Since discovering Cognitive Load Theory, I have become a little obsessed. Dylan Wiliam has descried it as "the single most important thing for teachers to know", and he is not wrong. In this interactive workshop I go through the basics of Cognitive Load Theory, discussing each of the "effects" and how they have transformed the way I teach my students. You will learn about the power of worked examples, the importance of knowledge, the presentation of information, goal-free problems, and how we can (and cannot) help our students to become problem solvers. No matter your level of experience or your style of teaching, I am sure there will be plenty of simple, practical and effective strategies you can take away.

How I Plan a Lesson (I promise it is better than it sounds!)

This is essentially the culmination of my work in education over the last 12 years. Using all I have learned from the wonderful teachers I have worked with, whose blogs I have read, who I have interviewed for my Podcast, and the thousands of students I have taught, I have finally got a process for planning lessons that I am happy with. This interactive workshop looks at how you can take a topic - any topic - and plan out a series of lessons, encompassing assessment for learning, differentiation, purposeful practice, problem solving, use of interactive resources, homework, assessment and more. I hope it will change, and improve, the way you plan and teach mathematics for ever.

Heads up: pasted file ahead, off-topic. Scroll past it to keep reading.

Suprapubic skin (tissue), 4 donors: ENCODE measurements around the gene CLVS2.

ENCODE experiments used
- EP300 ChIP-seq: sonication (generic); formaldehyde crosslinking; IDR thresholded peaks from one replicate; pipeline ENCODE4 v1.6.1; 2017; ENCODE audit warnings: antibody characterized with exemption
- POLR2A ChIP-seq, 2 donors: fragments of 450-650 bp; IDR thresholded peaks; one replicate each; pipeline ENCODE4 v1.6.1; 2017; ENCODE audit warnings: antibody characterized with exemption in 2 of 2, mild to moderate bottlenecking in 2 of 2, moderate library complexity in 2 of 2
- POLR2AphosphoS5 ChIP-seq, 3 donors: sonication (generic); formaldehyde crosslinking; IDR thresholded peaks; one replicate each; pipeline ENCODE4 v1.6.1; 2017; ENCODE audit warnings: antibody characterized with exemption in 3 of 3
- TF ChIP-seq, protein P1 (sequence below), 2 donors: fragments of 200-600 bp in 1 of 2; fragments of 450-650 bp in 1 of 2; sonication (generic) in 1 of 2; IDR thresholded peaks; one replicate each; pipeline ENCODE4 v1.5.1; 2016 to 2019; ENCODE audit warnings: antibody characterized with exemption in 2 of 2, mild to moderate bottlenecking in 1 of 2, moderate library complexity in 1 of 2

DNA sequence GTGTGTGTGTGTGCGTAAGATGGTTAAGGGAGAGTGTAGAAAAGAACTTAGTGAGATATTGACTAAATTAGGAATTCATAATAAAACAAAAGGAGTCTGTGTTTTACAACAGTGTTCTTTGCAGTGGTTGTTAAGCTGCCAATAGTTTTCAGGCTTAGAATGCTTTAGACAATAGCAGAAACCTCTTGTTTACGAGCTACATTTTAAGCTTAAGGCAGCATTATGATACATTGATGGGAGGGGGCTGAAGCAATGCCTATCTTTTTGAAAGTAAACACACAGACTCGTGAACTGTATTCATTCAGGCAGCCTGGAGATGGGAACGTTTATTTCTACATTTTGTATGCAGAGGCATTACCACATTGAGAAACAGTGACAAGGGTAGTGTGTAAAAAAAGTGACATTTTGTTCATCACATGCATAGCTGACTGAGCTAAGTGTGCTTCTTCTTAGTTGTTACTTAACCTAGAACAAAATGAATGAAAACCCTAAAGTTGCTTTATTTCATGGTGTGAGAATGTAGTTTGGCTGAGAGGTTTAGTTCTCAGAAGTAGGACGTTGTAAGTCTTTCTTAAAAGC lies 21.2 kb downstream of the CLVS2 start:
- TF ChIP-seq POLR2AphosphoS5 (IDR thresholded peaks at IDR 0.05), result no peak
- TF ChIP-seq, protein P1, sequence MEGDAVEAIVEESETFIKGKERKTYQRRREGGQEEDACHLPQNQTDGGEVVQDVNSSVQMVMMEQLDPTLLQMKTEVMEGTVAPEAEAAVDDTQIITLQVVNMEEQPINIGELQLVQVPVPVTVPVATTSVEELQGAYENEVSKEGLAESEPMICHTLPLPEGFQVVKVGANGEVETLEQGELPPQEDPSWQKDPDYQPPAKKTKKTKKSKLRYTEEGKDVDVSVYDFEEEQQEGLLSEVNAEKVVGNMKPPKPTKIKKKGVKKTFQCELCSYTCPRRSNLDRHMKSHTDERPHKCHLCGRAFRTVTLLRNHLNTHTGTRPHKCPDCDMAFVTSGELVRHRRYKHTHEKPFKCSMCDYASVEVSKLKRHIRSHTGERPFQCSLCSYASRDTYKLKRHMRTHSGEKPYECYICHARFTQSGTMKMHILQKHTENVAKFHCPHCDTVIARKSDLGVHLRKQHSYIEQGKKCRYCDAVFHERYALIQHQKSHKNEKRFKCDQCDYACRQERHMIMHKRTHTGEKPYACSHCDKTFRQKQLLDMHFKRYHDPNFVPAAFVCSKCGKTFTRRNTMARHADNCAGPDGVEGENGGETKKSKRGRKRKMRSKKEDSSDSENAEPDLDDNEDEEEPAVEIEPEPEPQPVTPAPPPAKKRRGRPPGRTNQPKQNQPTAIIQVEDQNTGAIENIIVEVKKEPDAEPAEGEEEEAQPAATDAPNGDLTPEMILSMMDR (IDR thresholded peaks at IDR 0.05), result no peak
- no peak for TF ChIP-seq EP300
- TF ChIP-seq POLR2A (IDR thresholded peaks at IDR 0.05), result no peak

Preparing Students for the new Maths GCSE

In this interactive workshop we don't just look at the topics that are brand new to the Maths GCSE, such as Venn Diagrams, Functions, Quadratic Inequalities and more, but also those whose content has subtly changed, such as Trigonometry, Transformations and Data Collection. In my opinion, it is how students are prepared for the latter more than the former, that will determine how well they do. We will look at these topics in depth, and examine top class teaching methods and resources to support their delivery.

Developing a sense of Number and Pattern

Research from the US suggests that if students can develop a deep sense of number and pattern from an early age, it will lay in place solid foundations upon which the rest of their mathematical knowledge can be built. This is true for all students, but can have the largest effect on students perceived to be "low ability". In this interactive workshop I share the work we have done with our students using Number Talks, Estimations, Visual Patterns and Open Middle Problems. This has created a regular weekly routine for our students that has led to increased engagement and soaring levels of achievement.

Effective Assessment for Learning with Diagnostic Questions

The process of writing, asking and responding to diagnostic questions (or hinge questions) has been the single biggest change in my teaching over the last 5 years, ans the one that I believe has had the most positive impact. This practical workshop looks at the pedagogy behind diagnostic questions - how do we ask questions, how do we respond to students' answers, how do we use these questions to offer both support and challenge to students, to revolutionise departmental meetings, and to learn more about our students than we ever have before?

Use of Rich Tasks to promote Problem Solving and Effective Differentiation

"Problem Solving", "Rich Tasks" and "Differentiation" are phrases that often get banded around the world of maths teaching. In this interactive session we think about what they actually mean, and crucially how they can become an integral part of our daily routines - and not something that are just used as token one-off lessons. This is more important than ever with the arrival of the far more demanding maths GCSE. The days of differentiating by finding 5 different worksheets are over. This workshop will hopefully save you time and help you and your students enjoy mathematics much more.